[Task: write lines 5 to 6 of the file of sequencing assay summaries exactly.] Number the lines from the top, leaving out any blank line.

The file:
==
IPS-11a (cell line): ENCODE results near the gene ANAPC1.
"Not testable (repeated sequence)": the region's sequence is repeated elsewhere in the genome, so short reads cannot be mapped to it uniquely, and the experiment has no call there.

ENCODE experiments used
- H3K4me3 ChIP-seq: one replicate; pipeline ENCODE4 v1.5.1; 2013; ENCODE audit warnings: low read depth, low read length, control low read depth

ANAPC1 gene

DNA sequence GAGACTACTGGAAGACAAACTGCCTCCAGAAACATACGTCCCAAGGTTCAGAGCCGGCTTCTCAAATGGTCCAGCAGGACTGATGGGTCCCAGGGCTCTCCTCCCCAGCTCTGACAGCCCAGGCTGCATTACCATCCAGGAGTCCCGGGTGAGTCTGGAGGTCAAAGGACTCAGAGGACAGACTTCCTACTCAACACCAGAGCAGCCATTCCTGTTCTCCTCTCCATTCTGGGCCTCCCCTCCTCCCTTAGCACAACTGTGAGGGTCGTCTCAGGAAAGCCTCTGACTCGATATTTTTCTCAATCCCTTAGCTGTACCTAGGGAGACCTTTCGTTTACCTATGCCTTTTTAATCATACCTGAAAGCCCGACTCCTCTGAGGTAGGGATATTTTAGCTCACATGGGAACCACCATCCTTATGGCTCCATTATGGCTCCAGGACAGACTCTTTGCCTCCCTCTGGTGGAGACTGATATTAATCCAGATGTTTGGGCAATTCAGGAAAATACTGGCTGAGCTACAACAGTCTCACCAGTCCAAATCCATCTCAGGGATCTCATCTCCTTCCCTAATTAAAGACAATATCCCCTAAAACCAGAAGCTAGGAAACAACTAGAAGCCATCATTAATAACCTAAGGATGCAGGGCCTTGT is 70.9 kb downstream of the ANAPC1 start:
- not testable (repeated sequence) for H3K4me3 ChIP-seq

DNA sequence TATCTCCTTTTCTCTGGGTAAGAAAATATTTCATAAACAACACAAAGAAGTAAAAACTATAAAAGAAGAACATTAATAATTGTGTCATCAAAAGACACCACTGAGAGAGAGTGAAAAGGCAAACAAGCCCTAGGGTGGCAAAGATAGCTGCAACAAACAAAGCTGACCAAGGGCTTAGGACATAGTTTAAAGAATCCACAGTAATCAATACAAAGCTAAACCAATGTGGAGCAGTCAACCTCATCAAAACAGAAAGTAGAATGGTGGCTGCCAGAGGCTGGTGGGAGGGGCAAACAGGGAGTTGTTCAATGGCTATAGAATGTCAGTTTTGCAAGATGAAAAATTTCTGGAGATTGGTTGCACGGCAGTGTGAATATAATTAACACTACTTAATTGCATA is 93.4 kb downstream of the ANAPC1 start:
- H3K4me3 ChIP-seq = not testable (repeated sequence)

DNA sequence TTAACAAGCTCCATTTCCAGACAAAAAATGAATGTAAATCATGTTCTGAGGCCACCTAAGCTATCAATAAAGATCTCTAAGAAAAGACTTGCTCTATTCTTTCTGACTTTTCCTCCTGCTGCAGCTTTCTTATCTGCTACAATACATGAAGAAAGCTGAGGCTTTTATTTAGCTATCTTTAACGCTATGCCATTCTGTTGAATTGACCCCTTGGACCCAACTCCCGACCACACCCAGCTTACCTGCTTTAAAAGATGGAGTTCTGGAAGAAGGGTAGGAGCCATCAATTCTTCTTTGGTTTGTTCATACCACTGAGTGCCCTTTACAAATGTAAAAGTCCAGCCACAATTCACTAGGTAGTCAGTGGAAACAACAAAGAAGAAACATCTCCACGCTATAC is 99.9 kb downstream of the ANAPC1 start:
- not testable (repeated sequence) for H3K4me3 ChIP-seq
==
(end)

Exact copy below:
ANAPC1 gene

DNA sequence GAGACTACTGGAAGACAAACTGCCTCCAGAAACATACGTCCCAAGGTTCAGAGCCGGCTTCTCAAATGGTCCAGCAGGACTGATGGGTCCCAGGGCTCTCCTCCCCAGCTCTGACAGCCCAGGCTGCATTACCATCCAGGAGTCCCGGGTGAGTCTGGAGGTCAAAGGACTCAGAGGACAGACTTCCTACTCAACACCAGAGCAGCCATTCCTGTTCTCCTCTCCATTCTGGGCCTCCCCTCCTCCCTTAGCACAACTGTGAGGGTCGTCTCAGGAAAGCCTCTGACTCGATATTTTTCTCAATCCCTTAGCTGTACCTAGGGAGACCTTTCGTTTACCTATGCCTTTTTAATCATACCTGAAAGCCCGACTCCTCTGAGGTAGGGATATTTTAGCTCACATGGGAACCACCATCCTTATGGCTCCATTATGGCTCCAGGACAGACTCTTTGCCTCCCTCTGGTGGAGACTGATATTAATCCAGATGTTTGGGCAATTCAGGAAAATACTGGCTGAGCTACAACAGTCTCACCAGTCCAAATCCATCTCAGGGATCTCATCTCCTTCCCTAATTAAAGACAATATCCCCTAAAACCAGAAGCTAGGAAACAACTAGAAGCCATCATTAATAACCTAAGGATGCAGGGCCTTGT is 70.9 kb downstream of the ANAPC1 start: